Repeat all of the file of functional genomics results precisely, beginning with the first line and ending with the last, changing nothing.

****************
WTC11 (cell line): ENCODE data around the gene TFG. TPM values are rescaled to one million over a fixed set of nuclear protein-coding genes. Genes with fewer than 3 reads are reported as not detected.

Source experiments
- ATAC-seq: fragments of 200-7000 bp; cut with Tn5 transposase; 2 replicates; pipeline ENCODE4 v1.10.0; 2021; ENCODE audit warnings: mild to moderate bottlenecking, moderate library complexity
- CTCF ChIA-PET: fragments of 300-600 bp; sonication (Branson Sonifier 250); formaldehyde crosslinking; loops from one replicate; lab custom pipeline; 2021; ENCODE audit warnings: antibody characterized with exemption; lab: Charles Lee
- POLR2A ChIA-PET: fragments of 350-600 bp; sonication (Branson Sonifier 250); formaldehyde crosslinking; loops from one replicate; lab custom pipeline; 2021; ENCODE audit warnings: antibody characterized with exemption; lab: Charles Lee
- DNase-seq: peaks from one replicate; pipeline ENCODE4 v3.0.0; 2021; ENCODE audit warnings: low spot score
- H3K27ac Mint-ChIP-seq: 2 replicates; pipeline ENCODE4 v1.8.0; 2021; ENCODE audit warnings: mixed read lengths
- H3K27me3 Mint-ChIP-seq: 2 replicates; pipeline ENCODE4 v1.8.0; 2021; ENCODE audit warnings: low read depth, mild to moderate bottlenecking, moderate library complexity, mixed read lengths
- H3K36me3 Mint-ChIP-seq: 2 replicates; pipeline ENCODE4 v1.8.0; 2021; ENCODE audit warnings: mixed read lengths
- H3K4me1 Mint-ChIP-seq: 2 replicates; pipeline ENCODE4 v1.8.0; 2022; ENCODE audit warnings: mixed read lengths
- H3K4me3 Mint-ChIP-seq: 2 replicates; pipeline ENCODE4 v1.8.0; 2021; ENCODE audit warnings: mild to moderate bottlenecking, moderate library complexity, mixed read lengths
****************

WTC11 (cell line): ENCODE data around the gene TFG. TPM values are rescaled to one million over a fixed set of nuclear protein-coding genes. Genes with fewer than 3 reads are reported as not detected.

Source experiments
- ATAC-seq: fragments of 200-7000 bp; cut with Tn5 transposase; 2 replicates; pipeline ENCODE4 v1.10.0; 2021; ENCODE audit warnings: mild to moderate bottlenecking, moderate library complexity
- CTCF ChIA-PET: fragments of 300-600 bp; sonication (Branson Sonifier 250); formaldehyde crosslinking; loops from one replicate; lab custom pipeline; 2021; ENCODE audit warnings: antibody characterized with exemption; lab: Charles Lee
- POLR2A ChIA-PET: fragments of 350-600 bp; sonication (Branson Sonifier 250); formaldehyde crosslinking; loops from one replicate; lab custom pipeline; 2021; ENCODE audit warnings: antibody characterized with exemption; lab: Charles Lee
- DNase-seq: peaks from one replicate; pipeline ENCODE4 v3.0.0; 2021; ENCODE audit warnings: low spot score
- H3K27ac Mint-ChIP-seq: 2 replicates; pipeline ENCODE4 v1.8.0; 2021; ENCODE audit warnings: mixed read lengths
- H3K27me3 Mint-ChIP-seq: 2 replicates; pipeline ENCODE4 v1.8.0; 2021; ENCODE audit warnings: low read depth, mild to moderate bottlenecking, moderate library complexity, mixed read lengths
- H3K36me3 Mint-ChIP-seq: 2 replicates; pipeline ENCODE4 v1.8.0; 2021; ENCODE audit warnings: mixed read lengths
- H3K4me1 Mint-ChIP-seq: 2 replicates; pipeline ENCODE4 v1.8.0; 2022; ENCODE audit warnings: mixed read lengths
- H3K4me3 Mint-ChIP-seq: 2 replicates; pipeline ENCODE4 v1.8.0; 2021; ENCODE audit warnings: mild to moderate bottlenecking, moderate library complexity, mixed read lengths